Last updated on December 22nd, 2020 at 01:02 am
On November 6, the Japan Pre-Travel Testing Program launched. But, there are still major obstacles with the arrangement. So, even as Hawaii welcomes back Japanese visitors, it really isn’t going to help much economically.
On Friday, a single flight arrived in Hawaii. That flight was ANA NH186 operating from Tokyo Haneda to Honolulu. NH186 was operated by one of the Airline’s Boeing 787-9s, which typically seats 215 passengers across three classes. But, you wanna take a stab at how many passengers were actually on that flight? Go ahead. I’ll wait.
There was a total of SIXTY-FOUR, yes 64, passengers on that flight. That’s a load factor of just over 29%. OUCH. And, according to state data, any way, that was the only flight to arrive from Japan that day. HA822 also flew from Tokyo Narita to Honolulu, but, apparently, it had no passengers?
Things went a little better on Saturday. That day, Hawaiian Airlines operated a single flight from Tokyo Narita to Honolulu. This time, HA822 was a regular flight using one of the Airline’s Airbus A330-200s. Typically, these birds can carry 278 passengers. But, on this day, only 128 passengers were on-board. That’s double the number of passengers than ANA’s flight the day before, but that’s still a dismal load factor – 46%.
Day 3 + 4
Flights between Hawaii and Japan are not operating daily. So, on Sunday and Monday, no flights operate. In fact, the next flight is Japan Airlines 8782 on Tuesday, November 10, operated by a Boeing 787-8.
As mentioned in the previous section, Japan Airlines 8782 arrived on Tuesday, November 10, operated by a 186-seat Boeing 787-8. And, on this day, JAL had a MUCH better load factor. In fact, this flight was 60% full with 112 passengers on board. That said, JAL appears to be flying only every other week. Their codeshare partner, Hawaiian, fills in the gaps with twice-weekly flights.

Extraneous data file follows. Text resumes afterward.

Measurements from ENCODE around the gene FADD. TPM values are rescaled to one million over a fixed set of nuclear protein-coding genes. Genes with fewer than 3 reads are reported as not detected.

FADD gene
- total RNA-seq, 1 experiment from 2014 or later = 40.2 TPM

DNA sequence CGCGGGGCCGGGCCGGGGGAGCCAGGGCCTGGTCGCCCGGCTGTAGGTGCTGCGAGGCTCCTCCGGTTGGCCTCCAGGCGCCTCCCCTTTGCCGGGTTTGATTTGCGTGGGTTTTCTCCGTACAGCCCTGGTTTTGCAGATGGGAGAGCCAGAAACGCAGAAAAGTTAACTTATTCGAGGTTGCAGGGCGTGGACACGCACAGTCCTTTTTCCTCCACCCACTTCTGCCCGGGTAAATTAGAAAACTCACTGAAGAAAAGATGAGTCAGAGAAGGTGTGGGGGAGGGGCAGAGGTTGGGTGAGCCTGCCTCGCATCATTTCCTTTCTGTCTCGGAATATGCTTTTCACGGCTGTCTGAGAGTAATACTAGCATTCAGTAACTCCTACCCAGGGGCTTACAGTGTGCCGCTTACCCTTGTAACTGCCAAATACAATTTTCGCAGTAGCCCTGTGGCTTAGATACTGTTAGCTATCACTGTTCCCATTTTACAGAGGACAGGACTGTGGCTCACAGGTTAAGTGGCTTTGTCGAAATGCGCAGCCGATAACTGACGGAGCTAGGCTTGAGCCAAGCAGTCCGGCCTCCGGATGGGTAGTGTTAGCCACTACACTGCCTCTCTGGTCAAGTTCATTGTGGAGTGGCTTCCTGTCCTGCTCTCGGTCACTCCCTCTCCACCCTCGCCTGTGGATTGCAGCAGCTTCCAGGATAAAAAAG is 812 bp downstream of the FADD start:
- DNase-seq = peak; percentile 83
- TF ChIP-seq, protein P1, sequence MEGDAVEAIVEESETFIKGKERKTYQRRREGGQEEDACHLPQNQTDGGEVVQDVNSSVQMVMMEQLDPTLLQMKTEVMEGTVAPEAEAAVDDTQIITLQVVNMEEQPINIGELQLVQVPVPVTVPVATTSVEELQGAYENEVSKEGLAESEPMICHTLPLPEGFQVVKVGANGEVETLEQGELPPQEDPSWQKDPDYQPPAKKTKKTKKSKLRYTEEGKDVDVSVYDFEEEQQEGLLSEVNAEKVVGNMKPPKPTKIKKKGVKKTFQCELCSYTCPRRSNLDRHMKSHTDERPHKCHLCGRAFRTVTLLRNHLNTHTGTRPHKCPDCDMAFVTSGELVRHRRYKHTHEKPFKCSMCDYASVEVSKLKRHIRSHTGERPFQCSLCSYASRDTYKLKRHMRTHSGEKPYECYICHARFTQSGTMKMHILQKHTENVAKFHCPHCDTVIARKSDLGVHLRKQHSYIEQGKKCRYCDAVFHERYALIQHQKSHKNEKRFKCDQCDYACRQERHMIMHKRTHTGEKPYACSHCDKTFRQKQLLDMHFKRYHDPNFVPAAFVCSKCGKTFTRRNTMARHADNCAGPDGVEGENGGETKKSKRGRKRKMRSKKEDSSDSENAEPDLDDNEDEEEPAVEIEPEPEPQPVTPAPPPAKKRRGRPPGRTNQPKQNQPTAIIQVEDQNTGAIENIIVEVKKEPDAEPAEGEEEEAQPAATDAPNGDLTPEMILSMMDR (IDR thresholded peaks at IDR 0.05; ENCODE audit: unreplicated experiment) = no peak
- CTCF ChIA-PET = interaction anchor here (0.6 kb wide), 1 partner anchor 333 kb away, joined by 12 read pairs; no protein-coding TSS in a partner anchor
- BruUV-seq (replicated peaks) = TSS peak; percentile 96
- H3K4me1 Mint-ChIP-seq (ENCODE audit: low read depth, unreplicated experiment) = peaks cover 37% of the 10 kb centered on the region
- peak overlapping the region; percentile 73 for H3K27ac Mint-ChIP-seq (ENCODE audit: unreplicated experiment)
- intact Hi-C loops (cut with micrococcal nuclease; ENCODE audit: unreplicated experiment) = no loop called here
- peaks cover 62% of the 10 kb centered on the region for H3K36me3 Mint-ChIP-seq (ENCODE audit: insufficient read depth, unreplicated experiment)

Hawaii Welcomes Back Japanese Visitors, Final Thoughts
In the first five days of the return of Japanese travel to Hawaii, a total of 304 visitors made their way to the islands. It difficult to say how these numbers will change over time, but let’s say they stay where they are. And let’s say that, on average, 120 passengers arrive on each flight. Assuming 14 flights per month, that means only a total of 1,680 Japanese visitors per month. That’s nothing compared to the average of 6,728 passengers we’re seeing arriving per day on domestic flights, which equates to 201,833 passengers per month. And, sure, a chunk of these arriving passengers are military, Hawaii residence, etc. So, actual domestic visitor arrival numbers are actually quite a bit smaller. They still, however, absolutely destroy Japanese arrivals.
At the end of the day, our “reopenings” are welcome changes for our battered visitor industry. However, they’re not making the difference officials were claiming they would. And, you know, I knew this would be the case. After all, demand for travel is still low. This is especially true as the virus continues to wreak havoc across the US and the EU.